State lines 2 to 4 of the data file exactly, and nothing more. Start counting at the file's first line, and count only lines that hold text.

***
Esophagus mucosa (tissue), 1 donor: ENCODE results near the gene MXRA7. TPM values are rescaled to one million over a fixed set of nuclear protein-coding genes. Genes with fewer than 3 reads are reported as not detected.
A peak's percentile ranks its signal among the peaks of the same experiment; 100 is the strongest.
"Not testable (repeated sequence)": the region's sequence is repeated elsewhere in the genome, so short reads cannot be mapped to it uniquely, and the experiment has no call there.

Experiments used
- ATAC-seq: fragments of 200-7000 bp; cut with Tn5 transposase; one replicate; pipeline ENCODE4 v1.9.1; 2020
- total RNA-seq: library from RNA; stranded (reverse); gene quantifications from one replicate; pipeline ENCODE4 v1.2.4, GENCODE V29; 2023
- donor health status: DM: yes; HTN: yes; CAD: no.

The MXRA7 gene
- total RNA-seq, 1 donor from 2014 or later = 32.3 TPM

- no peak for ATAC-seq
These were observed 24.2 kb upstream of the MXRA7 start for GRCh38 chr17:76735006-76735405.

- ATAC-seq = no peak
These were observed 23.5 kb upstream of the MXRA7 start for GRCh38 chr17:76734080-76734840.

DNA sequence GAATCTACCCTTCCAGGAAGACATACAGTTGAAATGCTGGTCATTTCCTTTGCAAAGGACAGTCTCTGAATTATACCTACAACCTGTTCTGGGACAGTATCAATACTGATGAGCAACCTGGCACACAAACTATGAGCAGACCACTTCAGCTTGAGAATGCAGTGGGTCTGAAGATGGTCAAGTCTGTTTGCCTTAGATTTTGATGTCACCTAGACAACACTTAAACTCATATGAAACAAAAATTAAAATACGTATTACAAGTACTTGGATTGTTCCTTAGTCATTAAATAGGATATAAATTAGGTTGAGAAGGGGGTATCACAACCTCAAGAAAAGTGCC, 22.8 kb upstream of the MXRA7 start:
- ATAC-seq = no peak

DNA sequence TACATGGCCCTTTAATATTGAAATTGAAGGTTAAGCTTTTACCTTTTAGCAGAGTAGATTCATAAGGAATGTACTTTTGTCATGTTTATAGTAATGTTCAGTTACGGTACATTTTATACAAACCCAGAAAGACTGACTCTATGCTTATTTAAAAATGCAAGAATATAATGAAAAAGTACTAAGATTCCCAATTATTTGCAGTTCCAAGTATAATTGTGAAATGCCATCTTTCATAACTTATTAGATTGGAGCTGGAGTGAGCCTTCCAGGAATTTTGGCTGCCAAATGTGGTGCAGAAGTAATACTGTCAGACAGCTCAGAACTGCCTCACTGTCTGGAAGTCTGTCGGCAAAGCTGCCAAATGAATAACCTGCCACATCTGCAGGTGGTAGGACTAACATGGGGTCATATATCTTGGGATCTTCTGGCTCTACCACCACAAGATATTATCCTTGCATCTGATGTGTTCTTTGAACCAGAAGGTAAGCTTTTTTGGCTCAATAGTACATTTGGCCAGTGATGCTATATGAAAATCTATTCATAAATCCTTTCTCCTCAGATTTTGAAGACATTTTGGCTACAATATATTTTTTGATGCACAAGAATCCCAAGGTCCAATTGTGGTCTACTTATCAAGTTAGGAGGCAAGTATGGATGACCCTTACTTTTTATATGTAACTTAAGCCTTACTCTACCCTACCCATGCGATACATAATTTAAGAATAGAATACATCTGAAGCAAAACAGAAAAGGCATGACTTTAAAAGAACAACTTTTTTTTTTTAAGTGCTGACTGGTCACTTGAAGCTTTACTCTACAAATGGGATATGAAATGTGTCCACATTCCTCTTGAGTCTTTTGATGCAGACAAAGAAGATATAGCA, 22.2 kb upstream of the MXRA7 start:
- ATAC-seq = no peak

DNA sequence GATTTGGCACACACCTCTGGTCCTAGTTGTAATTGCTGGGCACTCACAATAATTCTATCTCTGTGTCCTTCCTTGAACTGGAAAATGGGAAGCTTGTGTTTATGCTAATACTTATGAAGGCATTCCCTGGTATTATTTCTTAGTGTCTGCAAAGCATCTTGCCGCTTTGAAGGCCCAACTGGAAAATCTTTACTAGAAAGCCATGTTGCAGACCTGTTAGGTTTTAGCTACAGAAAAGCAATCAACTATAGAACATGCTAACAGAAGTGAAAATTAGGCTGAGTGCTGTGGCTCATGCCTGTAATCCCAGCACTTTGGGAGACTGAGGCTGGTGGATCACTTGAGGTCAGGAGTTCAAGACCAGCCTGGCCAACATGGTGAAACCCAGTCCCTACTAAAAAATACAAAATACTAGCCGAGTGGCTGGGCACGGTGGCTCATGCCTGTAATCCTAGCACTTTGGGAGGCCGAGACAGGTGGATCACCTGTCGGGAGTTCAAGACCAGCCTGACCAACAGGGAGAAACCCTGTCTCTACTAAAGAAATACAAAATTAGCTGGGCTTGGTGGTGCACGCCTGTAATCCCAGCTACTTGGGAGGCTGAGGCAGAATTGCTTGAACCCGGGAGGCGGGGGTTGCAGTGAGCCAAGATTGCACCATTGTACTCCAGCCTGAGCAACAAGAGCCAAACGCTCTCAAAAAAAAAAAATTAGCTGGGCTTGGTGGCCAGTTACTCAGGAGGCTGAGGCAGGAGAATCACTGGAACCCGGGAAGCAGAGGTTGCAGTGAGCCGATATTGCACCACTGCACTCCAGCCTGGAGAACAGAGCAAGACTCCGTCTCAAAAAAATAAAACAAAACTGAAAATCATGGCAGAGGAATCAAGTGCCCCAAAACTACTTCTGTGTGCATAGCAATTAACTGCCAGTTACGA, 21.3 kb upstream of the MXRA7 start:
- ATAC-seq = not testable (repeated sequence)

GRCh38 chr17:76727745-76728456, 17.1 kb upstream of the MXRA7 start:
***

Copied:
A peak's percentile ranks its signal among the peaks of the same experiment; 100 is the strongest.
"Not testable (repeated sequence)": the region's sequence is repeated elsewhere in the genome, so short reads cannot be mapped to it uniquely, and the experiment has no call there.

Experiments used